Woman in Public / YOU'RE Haram!

Sudanese Women Against Hijab

If you’re part of the Sudanese Facebook world, then you probably already know what this is going to be about. For those of you who aren’t, or are fortunate enough to not have come across it, allow me to shed some light.

This Facebook ‘community’ claims to be a space for Sudanese women who do not believe in hijab to share their photos and testimonials. Many of the posts on the page have lengthy captions denouncing hijab as a backward and oppressive practice, that it has little to do with Islam, that it came to us from Saudi Arabia, and so on and so forth. It is worth noting that the tone of posts is, at times, inflammatory and even blasphemous.

But folks have a right to their opinions and to a safe space in which to express them. So no harm done, right? Weeeell~

The main flaw of this Facebook ‘community’ is that many of the photos of hijabless women are not, in fact, willingly sent in, but rather stolen from the women’s Facebook pages, and the testimonials that are attached to these photos are complete fabrications on the part of the page administrators.

So it’s not just a question of a difference of opinion, but clear and blatant identity theft. Begging the question: why?

Why is that necessary? If you created a community that caters to folks who hold this opinion, then at some level it means there was a need for it – right? You or someone you know must have discussed this opinion that prompted you to create this space – no? So why do you need to steal folks’ photos to fill up your wall? Shouldn’t your community feel secure enough in itself to share the photos of those who truly feel this way? Doesn’t it undermine your cause when you use false testimonials to support your argument?

Also, if the point of sharing these testimonials is to show women that they shouldn’t be forced and have the choice “to be free of hijab”, then is it productive to demean those who wear it in the process? To equate hijab with ignorance and primitive behavior (bruh) – how are these not the same shaming tactics used by those forcing women to wear hijab? Shouldn’t we be discussing how hijab is being used as a tool of oppression rather than attack the people who are likely victims of that system?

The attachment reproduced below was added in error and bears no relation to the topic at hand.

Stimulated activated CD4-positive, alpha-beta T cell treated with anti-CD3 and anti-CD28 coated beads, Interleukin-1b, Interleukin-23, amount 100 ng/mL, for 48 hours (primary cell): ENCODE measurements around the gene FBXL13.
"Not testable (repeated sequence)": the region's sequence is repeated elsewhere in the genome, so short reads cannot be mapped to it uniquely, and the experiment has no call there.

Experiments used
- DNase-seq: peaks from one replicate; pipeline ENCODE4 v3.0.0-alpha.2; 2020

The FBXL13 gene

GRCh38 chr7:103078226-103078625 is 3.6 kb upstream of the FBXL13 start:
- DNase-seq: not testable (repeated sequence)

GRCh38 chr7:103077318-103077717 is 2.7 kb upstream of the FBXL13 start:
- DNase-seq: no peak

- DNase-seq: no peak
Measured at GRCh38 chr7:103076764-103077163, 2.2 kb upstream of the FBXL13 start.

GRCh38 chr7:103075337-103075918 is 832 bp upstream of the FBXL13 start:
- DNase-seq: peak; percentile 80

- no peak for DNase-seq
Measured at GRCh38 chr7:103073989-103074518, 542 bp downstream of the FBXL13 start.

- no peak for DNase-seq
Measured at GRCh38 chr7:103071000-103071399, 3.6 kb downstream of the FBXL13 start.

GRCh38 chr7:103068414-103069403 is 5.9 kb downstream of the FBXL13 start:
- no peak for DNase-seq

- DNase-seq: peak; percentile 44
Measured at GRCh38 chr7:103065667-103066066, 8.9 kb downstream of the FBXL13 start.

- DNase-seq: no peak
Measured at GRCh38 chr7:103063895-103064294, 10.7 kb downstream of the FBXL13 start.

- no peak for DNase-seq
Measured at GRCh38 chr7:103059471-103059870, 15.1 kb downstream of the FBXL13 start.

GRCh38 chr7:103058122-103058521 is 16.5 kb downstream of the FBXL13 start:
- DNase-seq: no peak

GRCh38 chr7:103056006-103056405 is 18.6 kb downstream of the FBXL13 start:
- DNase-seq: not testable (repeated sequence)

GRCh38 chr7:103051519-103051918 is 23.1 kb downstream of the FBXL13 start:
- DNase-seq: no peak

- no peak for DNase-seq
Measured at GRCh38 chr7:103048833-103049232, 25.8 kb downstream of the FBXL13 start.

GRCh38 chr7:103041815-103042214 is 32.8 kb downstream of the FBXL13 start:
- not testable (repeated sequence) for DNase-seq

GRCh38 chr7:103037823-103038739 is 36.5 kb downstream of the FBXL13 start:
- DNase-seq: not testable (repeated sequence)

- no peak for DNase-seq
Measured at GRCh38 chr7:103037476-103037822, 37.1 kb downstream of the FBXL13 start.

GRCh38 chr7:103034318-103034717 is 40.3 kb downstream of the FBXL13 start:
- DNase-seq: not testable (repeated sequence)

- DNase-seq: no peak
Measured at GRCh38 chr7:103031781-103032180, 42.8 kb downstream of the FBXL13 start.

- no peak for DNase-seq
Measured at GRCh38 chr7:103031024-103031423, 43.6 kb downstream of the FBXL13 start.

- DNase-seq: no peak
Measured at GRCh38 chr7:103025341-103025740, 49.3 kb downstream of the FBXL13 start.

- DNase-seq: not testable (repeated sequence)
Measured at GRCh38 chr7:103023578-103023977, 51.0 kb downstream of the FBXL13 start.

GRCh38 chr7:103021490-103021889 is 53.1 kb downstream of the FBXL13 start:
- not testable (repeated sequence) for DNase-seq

As a Sudanese woman who does not wear hijab, I agree with the broader gist of the page – that hijab should not be forced upon people as some sort of uniform. The oppression in hijab comes from ordering people to wear it without any deeper understanding of its purpose. To make a practice that is meant for the divine for human gratification and appeasement  is to cheapen it, and to boil the spiritual commitment and struggle of true hijab (that extends beyond just the way you dress, FYI) down to “If you wear a scarf and long sleeves you’re a good person, and if you don’t you aren’t and you’re going to prison and then straight to hell” is to render it absolutely meaningless.

Also, let’s not forget where we live. Let’s not forget that anything can be construed as ‘disrupting the peace’ in this country. Let’s not forget that you can be imprisoned, tortured, killed for your opinion in this country. Let’s not forget what being accused of blasphemy or apostasy can do to you in this country.  So what you won’t do is put words in my mouth and put me at risk with an opinion I don’t even hold.

But perhaps what amuses me the most about this page were posts like this (of which I have seen quite a few, including one that forced the true owner of the photo to speak out like, “Y’all, I never even said that. I don’t know how they got my photo. What is this.”):

أنا  سودانية عايشة في أمريكا البلد المتحضر الذي لايفرض المجتمع فيه على النسء لباس وزي معين خصوصا الحجاب.

Translation: I am a Sudanese woman living in America, a developed/enlightened nation that doesn’t force anyone to dress in a specific way, especially hijab.

Aside from the fact that we don’t even know if this testimonial is true or not – sis, what? Yes, you can dress however you like in America; meanwhile, Muslims across the country are in fear of their lives, and especially Muslim women, for exercising that same right. Lest we forget that a US military report cited by the FBI declared wearing hijab a form of “passive terrorism”. So I repeat: sis, whattt?

As an American and a double minority in America, I ask you to please stop romanticizing the US as land of the free. I mean, it can be – if you’re not Black or Muslim or any other minority, or a combination of any of those together.

But that’s beside the point.

The point is, don’t steal people’s identity to further whatever agenda you have. Speak for yourself, keep our names out your mouth and our photos off your wall.

You can sign the petition here.


(P.S: I use ‘we’ and ‘our’ in the general sense; to my knowledge, my picture was not shared on that page.)


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